A little more than a week after the murder, Stephen White received a letter from a jailer 70 miles away in New Bedford. The letter said an inmate named Hatch, a petty thief, claimed he had crucial information. While frequenting gambling houses in February, Hatch had overheard two brothers, Richard and George Crowninshield, discussing their intent to steal Joseph White’s iron chest. The Crowninshield brothers were the disreputable scions of an eminent Salem family. Richard, according to court transcripts, was known to favor Salem’s “haunts of vice.” The town’s Committee of Vigilance brought Hatch in chains to testify before a Salem grand jury. On May 5, 1830, the jury indicted Richard Crowninshield for murder. His brother George—and two other men who were in his company at the gambling house—were charged with abetting the crime. All were detained in the Salem Gaol, a grim edifice of granite blocks, iron-barred windows and brick-walled cells.
Then, on May 14, Joseph Knapp Sr., the father of the man who had married White’s disinherited grandniece, received a letter from Belfast, Maine. It demanded a “loan” of $350, and threatened disclosure and ruin if this were not promptly paid. It was signed “Charles Grant.”
The senior Knapp could make no sense of the matter and asked his son for advice. It’s “a devilish lot of trash,” Joe Knapp Jr. told his father and advised him to give it to the committee.
The Committee of Vigilance pounced on the letter. It sent $50 anonymously to Grant at his local post office, with a promise of more to come, and a man was dispatched to apprehend whoever collected the money. The recipient turned out to be John C.R. Palmer. Arrested as a possible accessory to the murder, but promised immunity for his testimony, he told a complex tale: during a stay at the Crowninshield family home, Palmer had overheard George tell Richard that John Francis (“Frank”) Knapp, a son of Joseph Knapp Sr., wanted them to kill Captain White—and that Joe Jr., Frank’s brother, would pay them $1,000 to commit the crime. The Committee of Vigilance promptly arrested the Knapp brothers and sent them to the Salem Gaol, their cells not far from those occupied by the Crowninshields.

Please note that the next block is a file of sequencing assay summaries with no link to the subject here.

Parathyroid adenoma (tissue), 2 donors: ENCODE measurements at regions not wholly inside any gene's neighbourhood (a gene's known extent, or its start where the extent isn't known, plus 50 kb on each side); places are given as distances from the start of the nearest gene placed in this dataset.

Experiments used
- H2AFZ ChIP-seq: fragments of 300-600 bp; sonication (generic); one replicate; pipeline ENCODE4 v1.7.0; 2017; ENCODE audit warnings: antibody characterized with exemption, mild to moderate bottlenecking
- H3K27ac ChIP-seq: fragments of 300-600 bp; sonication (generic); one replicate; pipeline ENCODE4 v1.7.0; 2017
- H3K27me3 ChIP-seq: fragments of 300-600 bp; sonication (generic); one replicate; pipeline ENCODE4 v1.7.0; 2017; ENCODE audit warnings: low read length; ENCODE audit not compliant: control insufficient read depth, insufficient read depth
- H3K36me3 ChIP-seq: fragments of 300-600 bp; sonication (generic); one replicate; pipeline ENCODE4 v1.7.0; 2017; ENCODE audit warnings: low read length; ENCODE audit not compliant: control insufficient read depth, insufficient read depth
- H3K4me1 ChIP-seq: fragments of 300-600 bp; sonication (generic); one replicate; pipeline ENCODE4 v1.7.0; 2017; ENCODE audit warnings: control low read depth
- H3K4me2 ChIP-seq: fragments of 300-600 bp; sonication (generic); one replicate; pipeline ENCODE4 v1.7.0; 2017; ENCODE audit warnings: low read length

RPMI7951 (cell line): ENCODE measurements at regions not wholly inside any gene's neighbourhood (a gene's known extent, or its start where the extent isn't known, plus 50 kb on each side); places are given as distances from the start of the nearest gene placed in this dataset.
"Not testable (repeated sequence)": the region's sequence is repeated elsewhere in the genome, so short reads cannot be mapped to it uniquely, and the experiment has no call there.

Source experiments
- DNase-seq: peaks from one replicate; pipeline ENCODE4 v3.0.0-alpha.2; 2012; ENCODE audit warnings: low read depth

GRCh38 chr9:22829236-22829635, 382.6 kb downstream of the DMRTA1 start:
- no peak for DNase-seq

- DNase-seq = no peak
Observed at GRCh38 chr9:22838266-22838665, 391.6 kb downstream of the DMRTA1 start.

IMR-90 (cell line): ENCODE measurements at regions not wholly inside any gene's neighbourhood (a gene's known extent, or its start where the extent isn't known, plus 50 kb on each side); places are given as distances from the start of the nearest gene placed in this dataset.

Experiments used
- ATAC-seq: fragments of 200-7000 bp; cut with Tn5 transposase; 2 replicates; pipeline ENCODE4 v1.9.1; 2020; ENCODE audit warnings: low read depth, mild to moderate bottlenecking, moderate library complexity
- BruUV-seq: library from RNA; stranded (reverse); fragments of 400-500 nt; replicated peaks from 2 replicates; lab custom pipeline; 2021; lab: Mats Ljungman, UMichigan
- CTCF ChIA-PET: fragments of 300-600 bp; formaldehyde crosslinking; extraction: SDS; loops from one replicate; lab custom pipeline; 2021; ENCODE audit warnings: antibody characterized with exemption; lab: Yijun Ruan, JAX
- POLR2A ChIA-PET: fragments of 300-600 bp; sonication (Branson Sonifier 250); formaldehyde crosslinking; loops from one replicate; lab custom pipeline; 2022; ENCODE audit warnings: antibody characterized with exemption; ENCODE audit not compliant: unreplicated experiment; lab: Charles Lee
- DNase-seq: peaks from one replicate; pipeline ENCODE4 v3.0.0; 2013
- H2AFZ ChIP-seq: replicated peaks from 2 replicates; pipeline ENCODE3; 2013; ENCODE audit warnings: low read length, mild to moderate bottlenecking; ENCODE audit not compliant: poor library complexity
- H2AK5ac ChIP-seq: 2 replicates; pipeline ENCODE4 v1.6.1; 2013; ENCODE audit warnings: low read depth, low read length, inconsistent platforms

At first, Richard Crowninshield exuded a sense of rectitude, certain that he would be found innocent. During his imprisonment, he asked for books on mathematics and Cicero’s Orations, and conveyed nonchalance—until the end of May, when Joe Knapp confessed to his role in the murder plot.
The confession was given to the Rev. Henry Colman, an intimate friend of the White family. Colman also had close connections to the Committee of Vigilance, and in this role had promised Joe immunity from prosecution in exchange for his testimony.
The nine-page confession—in Colman’s handwriting but signed by Knapp—began, “I mentioned to my brother John Francis Knapp, in February last, that I would not begrudge one thousand dollars that the old gentleman, meaning Capt. Joseph White of Salem, was dead.” It went on to explain that Joe Knapp believed if Captain White died without a legal will, his fortune would be divided among his close relatives, giving Mary Beckford, Knapp’s mother-in-law, a considerable fortune.
To this end, Joe opened Captain White’s iron chest four days before the murder and stole what he erroneously believed to be the old man’s legal will. The true last will of Joseph White, favoring his nephew Stephen, was safely in the office of the dead man’s lawyer. But Joe was unaware of this fact. He hid the document in a box he covered with hay and burned the stolen paper the day after the murder.
Joe and Frank had debated how to commit the murder. They considered ambushing White on a road or attacking him in his house. Frank, however, told Joe that “he had not the pluck to do it,” and suggested hiring Richard and George Crowninshield, whom the Knapp brothers had known since adolescence.
After several meetings, the Knapps and the Crowninshields gathered at the Salem Common at 8 p.m. on April 2 to finalize the plan. Richard, Joe confessed, had thoughtfully displayed the “tools” he planned to use for the project. Using his machinist’s skills, he had manufactured one of the murder weapons—a club—himself. It was “two feet long, turned of hard wood...and ornamented...with beads at the end to keep it from slipping....The dirk was about five inches long on the blade...sharp at both edges, and tapering to a point.”